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Keep the partisan politics out of California's school textbooks

Keep the partisan politics out of California's school textbooks
Russian President Vladimir Putin allegedly approved hacking of the U.S. presidential election. Above, Putin at a meeting in the Kremlin in Moscow on Dec. 12, 2016. (Mikhail Klimentyev / Associated Press)

It is outrageous that Russia interfered in the U.S. election by hacking into the computers of Democratic officials. This should be condemned and punished and steps should be taken to protect the integrity of the electoral system.

But one state lawmaker has offered a solution to the problem that is not actually a solution: mandating that this incident be included California's public school history textbooks so that schoolchildren forevermore will learn about it. Given how much we don't know about the hacking — including whether it turned the election and made Donald Trump president — what would be the point?

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And even if the issue did belong in the curriculum, that's not for the Legislature to determine. That decision should be made by education experts charged with crafting intelligent lesson plans — and they shouldn't be under pressure in doing so from Democratic politicians burnishing their anti-Trump bona fides.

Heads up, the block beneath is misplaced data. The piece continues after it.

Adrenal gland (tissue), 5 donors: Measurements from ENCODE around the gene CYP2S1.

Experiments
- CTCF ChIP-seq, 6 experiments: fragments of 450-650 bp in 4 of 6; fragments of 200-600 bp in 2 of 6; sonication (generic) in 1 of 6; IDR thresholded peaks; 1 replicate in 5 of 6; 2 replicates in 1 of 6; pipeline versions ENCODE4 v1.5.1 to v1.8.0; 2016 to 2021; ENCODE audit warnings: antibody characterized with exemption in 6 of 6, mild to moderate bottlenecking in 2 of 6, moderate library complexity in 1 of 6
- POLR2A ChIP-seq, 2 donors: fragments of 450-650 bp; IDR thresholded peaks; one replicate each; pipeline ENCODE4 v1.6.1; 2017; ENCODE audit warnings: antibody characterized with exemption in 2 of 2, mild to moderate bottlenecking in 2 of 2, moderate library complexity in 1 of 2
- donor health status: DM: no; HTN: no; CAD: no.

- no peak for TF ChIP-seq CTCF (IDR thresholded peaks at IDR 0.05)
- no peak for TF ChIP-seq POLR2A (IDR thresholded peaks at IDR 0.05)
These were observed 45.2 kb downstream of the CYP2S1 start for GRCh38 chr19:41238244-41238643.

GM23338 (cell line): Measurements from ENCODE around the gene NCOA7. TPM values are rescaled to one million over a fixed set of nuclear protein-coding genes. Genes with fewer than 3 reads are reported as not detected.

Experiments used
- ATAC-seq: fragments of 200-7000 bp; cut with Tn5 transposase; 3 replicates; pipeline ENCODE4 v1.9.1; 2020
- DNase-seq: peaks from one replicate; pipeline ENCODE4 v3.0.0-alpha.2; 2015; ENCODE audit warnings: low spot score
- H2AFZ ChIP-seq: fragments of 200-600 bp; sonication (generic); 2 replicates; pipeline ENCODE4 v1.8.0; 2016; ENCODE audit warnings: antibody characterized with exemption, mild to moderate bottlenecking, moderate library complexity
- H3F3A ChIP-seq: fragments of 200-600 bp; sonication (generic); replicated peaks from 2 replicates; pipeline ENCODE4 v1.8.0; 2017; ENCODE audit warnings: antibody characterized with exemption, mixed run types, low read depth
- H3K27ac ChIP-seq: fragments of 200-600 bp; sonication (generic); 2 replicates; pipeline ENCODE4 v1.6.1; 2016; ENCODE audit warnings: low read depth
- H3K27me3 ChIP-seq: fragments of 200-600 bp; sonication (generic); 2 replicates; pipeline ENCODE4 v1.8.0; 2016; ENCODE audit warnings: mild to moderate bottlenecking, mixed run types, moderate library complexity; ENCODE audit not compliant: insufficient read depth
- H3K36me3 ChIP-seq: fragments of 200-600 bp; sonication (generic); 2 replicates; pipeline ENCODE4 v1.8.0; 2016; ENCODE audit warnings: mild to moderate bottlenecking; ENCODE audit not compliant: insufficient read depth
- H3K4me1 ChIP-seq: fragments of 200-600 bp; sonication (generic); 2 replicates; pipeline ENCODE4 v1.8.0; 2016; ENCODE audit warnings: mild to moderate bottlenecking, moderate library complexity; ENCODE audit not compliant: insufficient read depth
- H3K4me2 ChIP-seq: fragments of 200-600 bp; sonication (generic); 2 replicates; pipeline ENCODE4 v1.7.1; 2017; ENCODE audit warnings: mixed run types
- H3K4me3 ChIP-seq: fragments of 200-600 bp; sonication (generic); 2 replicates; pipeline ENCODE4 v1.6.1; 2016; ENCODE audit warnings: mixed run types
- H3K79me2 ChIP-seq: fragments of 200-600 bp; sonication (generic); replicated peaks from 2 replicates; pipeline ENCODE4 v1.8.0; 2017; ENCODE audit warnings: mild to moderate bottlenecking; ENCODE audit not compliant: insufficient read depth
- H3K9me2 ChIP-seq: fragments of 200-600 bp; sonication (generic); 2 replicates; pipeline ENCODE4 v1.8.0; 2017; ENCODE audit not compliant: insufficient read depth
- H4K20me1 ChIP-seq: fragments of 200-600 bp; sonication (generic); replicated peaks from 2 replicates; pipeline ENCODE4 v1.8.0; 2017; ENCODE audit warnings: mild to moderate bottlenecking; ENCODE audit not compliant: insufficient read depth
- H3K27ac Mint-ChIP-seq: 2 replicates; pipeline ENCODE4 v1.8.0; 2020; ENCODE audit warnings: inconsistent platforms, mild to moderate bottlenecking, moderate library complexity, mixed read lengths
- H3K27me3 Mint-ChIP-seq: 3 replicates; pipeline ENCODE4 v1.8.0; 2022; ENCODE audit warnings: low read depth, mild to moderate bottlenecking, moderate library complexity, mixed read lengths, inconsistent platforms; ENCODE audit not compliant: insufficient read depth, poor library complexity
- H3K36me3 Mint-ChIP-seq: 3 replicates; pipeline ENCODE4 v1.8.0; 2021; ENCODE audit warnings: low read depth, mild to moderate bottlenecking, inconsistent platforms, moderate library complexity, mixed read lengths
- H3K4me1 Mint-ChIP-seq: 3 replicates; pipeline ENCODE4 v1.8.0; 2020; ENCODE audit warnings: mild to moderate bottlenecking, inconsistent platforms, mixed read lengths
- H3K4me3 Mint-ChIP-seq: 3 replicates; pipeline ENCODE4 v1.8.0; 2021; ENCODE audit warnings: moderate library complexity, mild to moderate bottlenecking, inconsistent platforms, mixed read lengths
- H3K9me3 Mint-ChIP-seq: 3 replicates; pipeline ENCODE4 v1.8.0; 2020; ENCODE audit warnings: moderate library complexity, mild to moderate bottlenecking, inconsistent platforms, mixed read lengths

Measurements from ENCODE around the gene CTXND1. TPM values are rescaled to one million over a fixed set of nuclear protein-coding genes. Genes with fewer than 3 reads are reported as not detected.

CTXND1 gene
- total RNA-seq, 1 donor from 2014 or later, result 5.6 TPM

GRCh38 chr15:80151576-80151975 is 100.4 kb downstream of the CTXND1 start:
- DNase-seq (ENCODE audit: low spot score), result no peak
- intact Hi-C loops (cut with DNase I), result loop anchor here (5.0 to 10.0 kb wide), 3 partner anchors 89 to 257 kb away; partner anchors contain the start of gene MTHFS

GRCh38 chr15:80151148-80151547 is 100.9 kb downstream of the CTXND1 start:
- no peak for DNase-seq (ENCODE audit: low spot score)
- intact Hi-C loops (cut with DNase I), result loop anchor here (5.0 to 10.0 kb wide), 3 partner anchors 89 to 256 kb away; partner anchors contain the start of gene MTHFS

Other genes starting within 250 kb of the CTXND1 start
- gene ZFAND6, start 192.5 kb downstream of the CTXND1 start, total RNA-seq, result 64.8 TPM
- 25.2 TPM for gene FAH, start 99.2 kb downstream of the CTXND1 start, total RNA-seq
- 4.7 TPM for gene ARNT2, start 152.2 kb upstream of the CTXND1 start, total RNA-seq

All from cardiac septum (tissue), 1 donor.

The bill at issue — by Assemblyman Marc Levine (D-San Rafael) — would urge the state Instructional Quality Commission to include the "Russian interference with the presidential election" in the next revision of the history and social science curriculum. The bill is called — wait for it — the Pravda Act of 2017.

This is becoming a bad habit on the part of the Legislature, one that's getting worse by the year, and it must stop. In recent years, lawmakers have passed — and our normally no-nonsense governor has signed — all manner of bills calling on public school students to be taught about, among other things, the significance of the election of President Obama, sex trafficking prevention, the Armenian and other genocides, and the development of healthy relationships.

All that stuff may sound good. But that's not the point. Whether or not we agree with the premise, it is inappropriate for legislators to interfere with curriculum development and textbooks in an effort to insert partisan, ideological or disputed points of view. That's no less true in liberal California than it is in conservative states that seek to rewrite their textbooks to ignore climate change or, as the Texas Board of Education did in 2004, define marriage as a lifelong union between a man and woman.

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